John Hitchcock: Bury The Hatchet: Prayer For My P’ah-Be
May 3 2019 - September 14 2019
Bury the Hatchet is Comanche/Kiowa/German/Dutch artist John Hitchcock’s mixed-media, cross-disciplinary, multisensory installation. The exhibition is based on the American Frontier and plays off the theme of the Buffalo Bill Wild West Show. The variety of elements that form the exhibition were inspired by Hitchcock’s research while he was artist-in-residence at the Buffalo Bill Center of the West in Cody, Wyoming.
He says, “The new artworks will challenge historical perspectives by reframing history and asking new questions about the idea of the Wild West show and the importance of the American Indian objects collected by Buffalo Bill.” Hitchcock’s reinterpretation of Buffalo Bill Cody’s traveling show explores assimilation, acculturation, and the colonial indoctrination of indigenous people through sound, video performance, and screen prints.
The installation features a sound stage, neon sculptures, and the work from the print series, Flatlander. The iconic buffalo skull form in glowing neon accentuates the romanticized views of the Wild West while acting as a metaphor for marketing and selling cultural artifacts. Hitchcock regularly uses images of the buffalo and other wildlife as symbols and references in his print work. The Flatlander series includes 40 screen prints that Hitchcock created with MATRIX Press, University of Montana in 2017. Throughout the installation, a sound recording intertwines storytelling and Kiowa and Comanche songs with soundscapes that include cello, clarinet, accordion, and guitars by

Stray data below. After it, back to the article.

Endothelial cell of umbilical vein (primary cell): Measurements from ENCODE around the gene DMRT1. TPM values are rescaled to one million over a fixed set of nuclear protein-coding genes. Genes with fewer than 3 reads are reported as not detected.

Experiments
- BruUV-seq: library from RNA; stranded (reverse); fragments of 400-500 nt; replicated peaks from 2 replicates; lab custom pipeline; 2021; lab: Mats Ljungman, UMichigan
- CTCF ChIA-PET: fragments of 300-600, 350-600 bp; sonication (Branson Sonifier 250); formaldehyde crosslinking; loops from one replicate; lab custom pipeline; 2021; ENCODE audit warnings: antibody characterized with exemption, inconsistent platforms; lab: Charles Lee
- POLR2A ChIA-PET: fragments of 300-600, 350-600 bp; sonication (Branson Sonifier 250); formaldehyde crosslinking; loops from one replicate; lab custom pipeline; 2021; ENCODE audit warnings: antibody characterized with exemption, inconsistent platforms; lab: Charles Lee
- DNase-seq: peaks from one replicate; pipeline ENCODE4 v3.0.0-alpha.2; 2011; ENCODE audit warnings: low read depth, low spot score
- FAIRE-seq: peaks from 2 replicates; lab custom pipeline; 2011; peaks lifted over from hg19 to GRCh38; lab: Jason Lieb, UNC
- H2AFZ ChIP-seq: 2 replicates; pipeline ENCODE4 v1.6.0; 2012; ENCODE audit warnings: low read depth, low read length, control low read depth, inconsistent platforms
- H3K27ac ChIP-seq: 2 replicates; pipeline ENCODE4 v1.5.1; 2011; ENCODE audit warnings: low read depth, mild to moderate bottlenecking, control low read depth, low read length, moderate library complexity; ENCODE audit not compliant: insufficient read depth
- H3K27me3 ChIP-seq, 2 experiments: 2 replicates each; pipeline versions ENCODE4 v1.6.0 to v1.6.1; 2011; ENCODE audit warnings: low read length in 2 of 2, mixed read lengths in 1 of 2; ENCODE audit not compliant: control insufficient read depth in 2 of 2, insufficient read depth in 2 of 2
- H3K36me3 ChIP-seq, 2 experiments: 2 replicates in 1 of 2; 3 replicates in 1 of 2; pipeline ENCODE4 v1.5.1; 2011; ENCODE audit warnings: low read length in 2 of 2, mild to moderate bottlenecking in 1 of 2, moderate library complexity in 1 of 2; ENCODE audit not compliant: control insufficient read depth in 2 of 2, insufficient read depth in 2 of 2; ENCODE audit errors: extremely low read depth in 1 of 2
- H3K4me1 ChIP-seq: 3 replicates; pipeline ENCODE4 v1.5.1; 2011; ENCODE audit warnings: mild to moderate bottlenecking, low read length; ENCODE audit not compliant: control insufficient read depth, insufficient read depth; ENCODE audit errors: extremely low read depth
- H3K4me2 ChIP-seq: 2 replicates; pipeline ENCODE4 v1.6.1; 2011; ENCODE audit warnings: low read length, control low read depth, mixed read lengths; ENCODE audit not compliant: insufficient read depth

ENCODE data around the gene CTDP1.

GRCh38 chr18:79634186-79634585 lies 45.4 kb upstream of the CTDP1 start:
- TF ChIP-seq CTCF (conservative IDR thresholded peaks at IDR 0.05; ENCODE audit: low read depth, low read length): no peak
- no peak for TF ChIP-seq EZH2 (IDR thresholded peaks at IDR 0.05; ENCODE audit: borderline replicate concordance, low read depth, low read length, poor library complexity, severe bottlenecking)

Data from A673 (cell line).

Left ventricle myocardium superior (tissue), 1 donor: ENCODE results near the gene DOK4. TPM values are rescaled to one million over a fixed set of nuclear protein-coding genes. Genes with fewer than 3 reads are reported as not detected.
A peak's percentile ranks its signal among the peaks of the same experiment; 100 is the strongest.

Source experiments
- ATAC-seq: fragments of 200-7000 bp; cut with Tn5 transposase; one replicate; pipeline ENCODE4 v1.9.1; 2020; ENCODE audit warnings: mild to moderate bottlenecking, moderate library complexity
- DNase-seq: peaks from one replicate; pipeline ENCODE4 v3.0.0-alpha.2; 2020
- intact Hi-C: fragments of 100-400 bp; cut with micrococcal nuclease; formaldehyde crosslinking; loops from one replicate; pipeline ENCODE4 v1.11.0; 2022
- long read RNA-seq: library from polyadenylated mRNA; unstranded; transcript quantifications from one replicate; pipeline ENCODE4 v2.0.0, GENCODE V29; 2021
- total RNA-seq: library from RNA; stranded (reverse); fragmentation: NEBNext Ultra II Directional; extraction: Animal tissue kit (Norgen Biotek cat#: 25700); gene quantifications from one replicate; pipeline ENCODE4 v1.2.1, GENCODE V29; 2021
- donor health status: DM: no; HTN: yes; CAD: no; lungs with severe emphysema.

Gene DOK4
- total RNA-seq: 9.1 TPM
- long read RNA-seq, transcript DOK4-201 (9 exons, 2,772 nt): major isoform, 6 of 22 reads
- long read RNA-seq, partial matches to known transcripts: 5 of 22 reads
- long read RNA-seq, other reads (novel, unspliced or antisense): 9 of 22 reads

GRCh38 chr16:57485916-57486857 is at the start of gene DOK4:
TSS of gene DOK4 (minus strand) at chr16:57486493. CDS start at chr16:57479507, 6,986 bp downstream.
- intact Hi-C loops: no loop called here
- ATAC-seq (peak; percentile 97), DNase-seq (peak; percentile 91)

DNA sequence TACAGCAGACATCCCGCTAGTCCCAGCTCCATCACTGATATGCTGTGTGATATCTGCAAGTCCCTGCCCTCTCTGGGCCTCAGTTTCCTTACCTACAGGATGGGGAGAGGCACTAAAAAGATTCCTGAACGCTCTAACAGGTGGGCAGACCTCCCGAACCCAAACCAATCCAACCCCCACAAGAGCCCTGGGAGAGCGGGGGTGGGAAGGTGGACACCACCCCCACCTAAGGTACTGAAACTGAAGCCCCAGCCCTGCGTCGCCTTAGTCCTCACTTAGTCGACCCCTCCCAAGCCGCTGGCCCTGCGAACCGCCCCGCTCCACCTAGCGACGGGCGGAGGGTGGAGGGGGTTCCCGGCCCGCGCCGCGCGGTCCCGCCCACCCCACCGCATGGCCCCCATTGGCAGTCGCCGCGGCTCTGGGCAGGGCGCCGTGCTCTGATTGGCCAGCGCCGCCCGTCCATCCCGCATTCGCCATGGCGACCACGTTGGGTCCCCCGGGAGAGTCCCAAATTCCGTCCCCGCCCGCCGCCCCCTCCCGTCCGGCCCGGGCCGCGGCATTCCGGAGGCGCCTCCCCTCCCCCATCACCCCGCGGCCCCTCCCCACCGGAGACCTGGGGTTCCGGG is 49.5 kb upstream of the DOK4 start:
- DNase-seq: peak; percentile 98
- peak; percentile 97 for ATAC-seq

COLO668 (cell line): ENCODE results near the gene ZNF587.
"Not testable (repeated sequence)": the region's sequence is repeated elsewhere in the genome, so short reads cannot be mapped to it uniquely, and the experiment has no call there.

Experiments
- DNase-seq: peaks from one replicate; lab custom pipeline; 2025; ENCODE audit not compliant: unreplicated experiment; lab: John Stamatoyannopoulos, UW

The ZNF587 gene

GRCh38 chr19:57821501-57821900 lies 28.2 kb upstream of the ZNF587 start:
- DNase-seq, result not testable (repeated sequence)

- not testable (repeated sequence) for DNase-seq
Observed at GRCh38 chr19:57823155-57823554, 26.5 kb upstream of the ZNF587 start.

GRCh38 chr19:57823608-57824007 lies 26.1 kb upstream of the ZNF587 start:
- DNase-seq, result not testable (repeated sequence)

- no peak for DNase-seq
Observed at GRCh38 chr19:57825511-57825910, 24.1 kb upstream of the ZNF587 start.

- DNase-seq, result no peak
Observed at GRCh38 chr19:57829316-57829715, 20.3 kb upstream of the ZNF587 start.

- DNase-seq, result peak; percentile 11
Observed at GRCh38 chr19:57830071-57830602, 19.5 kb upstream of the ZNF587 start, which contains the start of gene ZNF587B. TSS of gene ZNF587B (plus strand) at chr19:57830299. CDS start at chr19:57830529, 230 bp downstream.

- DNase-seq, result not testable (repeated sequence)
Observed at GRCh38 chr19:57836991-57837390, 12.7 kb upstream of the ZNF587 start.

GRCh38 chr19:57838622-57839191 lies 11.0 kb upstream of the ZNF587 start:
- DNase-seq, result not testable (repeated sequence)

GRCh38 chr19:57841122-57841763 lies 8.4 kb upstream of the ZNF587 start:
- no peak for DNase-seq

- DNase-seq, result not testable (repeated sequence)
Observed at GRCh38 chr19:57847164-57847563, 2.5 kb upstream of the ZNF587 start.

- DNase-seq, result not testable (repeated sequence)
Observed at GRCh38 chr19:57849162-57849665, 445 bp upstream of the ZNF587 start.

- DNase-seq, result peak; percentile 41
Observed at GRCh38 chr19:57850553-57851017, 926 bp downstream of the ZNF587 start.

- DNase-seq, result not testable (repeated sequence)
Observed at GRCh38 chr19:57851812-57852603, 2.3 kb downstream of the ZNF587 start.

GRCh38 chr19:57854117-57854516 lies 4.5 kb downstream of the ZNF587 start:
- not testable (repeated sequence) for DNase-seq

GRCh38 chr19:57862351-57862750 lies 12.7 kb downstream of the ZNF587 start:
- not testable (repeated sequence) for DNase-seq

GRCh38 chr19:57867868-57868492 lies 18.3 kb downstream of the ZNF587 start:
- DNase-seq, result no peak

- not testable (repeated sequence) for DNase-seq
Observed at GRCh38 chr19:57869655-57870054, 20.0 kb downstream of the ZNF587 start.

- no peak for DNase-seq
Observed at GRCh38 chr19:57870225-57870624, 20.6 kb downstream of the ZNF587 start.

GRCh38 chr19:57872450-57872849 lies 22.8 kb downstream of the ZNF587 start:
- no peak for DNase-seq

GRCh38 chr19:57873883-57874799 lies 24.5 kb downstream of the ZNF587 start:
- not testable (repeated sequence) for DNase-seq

Hitchcock and the band, Nate Meng and the Stolen Sea. At the exhibition’s opening reception, Hitchcock and the band will perform live. The visual and sound recordings in the exhibition work together to challenge Western perspectives of the supremacy of the written word by reinforcing indigenous views of oral history passed on from generation to generation through storytelling.
Hitchcock is a professor of printmaking and associate dean for the arts, School of Education at the University of Wisconsin in Madison. MAM worked with him in 2017 and 2018 as one of four indigenous artists who participated in the multiyear collaboration with MATRIX Press that ended with the group exhibition The Shape of Things, New Approaches to Indigenous Abstraction. MAM is honored that he chose to debut his ambitious new installation in the Lynda M. Frost Contemporary American Indian Art Gallery. The exhibition has an accompanying limited-edition 12-inch vinyl album, CD, and set of letterpress prints available through Sunday Night records. This project is made possible with generous support from the Cultural Vision Fund.